Jack Haley Who Portrayed the Tin Man Lived a Heartfelt Life

Regardless of how many films the cast members of The Wizard of Oz were in, they’re most often best remembered from their roles in this glorious film. And John Joseph “Jack” Haley who played both the Tin Man and the Kansas farmworker, Hickory, is no exception.

Long before being cast as the Tin Man, Jack starred in vaudeville as a song-and-dance comedian. In the early 1930s, Jack was featured in numerous comedy shorts that were produced by Warner Bros. and its sister studio First National, using Vitaphone, the last and most successful of the sound-on-disc processes employed by the film industry back then.

Thanks to his wide-eyed, good-natured facial expression, Jack was chosen to appear in various musical feature films, including Poor Little Rich Girl with Shirley Temple, Higher and Higher with Frank Sinatra, and the Irving Berlin musical Alexander’s Ragtime Band.

Metro-Goldwyn-Mayer hired Jack for The Wizard of Oz after another song-and-dance man, Buddy Ebsen, who was originally set to play the Tin Man, nearly died from inhaling the aluminum dust makeup, which was used to help create the character. Jack’s natural voice, which he used for the part of Hickory, was on the rough side. But for the Tin Man, he spoke more softly, which he later said was the tone of voice he used when reading stories to his children.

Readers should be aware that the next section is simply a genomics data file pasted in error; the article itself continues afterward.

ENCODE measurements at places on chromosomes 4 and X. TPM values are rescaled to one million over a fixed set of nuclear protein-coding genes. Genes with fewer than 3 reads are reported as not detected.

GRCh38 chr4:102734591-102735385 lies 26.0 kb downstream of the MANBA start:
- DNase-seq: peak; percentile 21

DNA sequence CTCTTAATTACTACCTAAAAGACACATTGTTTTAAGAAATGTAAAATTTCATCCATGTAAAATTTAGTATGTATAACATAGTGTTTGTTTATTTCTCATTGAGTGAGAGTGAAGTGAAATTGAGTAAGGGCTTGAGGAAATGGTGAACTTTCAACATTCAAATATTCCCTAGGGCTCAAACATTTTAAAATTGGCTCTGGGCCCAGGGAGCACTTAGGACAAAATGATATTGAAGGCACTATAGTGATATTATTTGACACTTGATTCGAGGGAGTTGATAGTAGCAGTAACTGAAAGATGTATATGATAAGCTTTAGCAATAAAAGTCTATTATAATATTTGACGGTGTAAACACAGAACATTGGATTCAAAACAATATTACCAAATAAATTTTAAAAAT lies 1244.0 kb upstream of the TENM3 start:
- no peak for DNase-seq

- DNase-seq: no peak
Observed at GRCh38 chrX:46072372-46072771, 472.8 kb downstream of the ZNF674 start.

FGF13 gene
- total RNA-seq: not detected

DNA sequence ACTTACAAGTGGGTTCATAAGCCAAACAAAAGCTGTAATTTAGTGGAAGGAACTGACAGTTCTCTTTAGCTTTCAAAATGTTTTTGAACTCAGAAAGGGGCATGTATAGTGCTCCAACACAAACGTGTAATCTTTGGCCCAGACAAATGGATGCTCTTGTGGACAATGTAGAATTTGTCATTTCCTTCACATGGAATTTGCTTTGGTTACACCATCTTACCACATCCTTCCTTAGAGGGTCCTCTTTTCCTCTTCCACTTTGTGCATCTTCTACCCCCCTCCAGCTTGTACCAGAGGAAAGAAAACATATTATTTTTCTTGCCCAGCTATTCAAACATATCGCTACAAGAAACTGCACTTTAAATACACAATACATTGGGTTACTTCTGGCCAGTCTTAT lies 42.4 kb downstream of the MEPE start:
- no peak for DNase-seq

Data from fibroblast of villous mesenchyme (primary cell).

Jack who hailed from Boston, Massachusetts, married Florence McFadden, a native of Wilkes Barre, Pennsylvania on February 25, 1921, and they remained together until his death in 1979. The couple had a son, Jack Haley, Jr. who grew up to be a film director, producer and writer, and a daughter, Gloria. In 1972, Haley made her, the sole owner of his written memoirs, and six years later she published them in the form of the hardcover book Heart of the Tin Man.

Jack died of a heart attack on June 6, 1979, in Los Angeles, California at the age of 80. Just a couple of months before his passing, Jack made an appearance at that year’s Academy Awards® ceremony with his fellow actor and fellow Bostonian, Ray Bolger who had played the Scarecrow in The Wizard of Oz.